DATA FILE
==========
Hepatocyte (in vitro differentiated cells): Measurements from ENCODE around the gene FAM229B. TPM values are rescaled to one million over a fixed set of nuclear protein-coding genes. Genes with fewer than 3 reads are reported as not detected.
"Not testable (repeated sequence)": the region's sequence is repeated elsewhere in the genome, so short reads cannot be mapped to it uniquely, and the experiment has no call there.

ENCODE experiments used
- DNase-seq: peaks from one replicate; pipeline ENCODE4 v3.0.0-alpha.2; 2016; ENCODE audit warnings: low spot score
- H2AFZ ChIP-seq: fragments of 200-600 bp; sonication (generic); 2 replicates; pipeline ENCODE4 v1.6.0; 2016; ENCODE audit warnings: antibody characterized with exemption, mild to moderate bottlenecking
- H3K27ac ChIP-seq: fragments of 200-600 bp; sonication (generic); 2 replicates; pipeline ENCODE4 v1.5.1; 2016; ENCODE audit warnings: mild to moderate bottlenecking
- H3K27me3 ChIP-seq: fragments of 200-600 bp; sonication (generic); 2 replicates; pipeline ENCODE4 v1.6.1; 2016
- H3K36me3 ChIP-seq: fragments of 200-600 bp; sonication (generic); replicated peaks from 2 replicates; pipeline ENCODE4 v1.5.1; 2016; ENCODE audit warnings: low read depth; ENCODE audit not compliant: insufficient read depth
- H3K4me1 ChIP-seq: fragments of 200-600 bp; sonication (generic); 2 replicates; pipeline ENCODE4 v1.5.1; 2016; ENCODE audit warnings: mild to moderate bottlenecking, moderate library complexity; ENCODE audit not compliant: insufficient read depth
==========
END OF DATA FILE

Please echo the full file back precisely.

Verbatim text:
Hepatocyte (in vitro differentiated cells): Measurements from ENCODE around the gene FAM229B. TPM values are rescaled to one million over a fixed set of nuclear protein-coding genes. Genes with fewer than 3 reads are reported as not detected.
"Not testable (repeated sequence)": the region's sequence is repeated elsewhere in the genome, so short reads cannot be mapped to it uniquely, and the experiment has no call there.

ENCODE experiments used
- DNase-seq: peaks from one replicate; pipeline ENCODE4 v3.0.0-alpha.2; 2016; ENCODE audit warnings: low spot score
- H2AFZ ChIP-seq: fragments of 200-600 bp; sonication (generic); 2 replicates; pipeline ENCODE4 v1.6.0; 2016; ENCODE audit warnings: antibody characterized with exemption, mild to moderate bottlenecking
- H3K27ac ChIP-seq: fragments of 200-600 bp; sonication (generic); 2 replicates; pipeline ENCODE4 v1.5.1; 2016; ENCODE audit warnings: mild to moderate bottlenecking
- H3K27me3 ChIP-seq: fragments of 200-600 bp; sonication (generic); 2 replicates; pipeline ENCODE4 v1.6.1; 2016
- H3K36me3 ChIP-seq: fragments of 200-600 bp; sonication (generic); replicated peaks from 2 replicates; pipeline ENCODE4 v1.5.1; 2016; ENCODE audit warnings: low read depth; ENCODE audit not compliant: insufficient read depth
- H3K4me1 ChIP-seq: fragments of 200-600 bp; sonication (generic); 2 replicates; pipeline ENCODE4 v1.5.1; 2016; ENCODE audit warnings: mild to moderate bottlenecking, moderate library complexity; ENCODE audit not compliant: insufficient read depth